Last month, the American short story writer Carmen Maria Machado spoke out about a disappointing interaction she had once had with the author Junot Diaz. She took Diaz to task regarding his male protagonists’ relationships with women, and was met with a ‘a blast of misogynist rage’. Diaz ‘went off’ at her ‘for twenty minutes’, ‘raised his voice’, ‘became enraged’ and ‘slid into bullying and misogyny’. An audio recording of the Q&A subsequently emerged online which appeared to contradict her account: Diaz, it seems, had been robust but courteous. Last week, Machado published a series of tweets complaining that social media users’ comments about the recording made her feel ‘gaslit and insane’. She lamented the fact that these comments prompted her to briefly doubt her own recollection of events: ‘That’s the power of gaslighting, I guess.’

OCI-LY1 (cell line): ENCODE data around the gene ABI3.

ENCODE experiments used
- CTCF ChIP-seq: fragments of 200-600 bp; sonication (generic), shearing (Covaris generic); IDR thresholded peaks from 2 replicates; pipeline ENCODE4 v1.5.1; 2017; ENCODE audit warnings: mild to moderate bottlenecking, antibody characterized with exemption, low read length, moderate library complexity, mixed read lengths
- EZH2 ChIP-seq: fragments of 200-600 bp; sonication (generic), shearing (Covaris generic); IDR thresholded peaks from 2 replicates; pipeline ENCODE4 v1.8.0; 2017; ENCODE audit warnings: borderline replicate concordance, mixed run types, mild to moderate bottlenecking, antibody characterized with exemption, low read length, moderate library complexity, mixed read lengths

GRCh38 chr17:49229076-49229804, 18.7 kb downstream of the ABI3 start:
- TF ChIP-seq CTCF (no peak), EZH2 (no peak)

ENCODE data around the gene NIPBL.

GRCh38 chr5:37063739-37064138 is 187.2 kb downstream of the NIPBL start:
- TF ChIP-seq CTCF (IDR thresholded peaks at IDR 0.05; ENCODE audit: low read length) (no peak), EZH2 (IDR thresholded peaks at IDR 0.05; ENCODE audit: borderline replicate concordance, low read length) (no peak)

What is ‘gaslighting’? The term originates in Patrick Hamilton’s 1938 play Gas Light, about a man who deliberately tries to convince his wife that she is losing her mind. It denotes the practice of seeking to make someone doubt their perception of objective reality in order to psychologically manipulate them. From the outset its meaning was synonymous with gendered abuse, and the term is often used to describe situations in which the testimony of a domestic violence or sexual abuse complainant is being dishonestly called into question in order to undermine their resolve. It is a very specific term for a very specific thing.
Increasingly, however, the term’s usage – particularly on social media – appears to have expanded to encompass pretty much any situation in which two people are in disagreement over the interpretation of a given set of facts. This elasticity is sustained by the fact that, technically speaking, more or less any difference of opinion might legitimately be framed as a dispute over objective reality.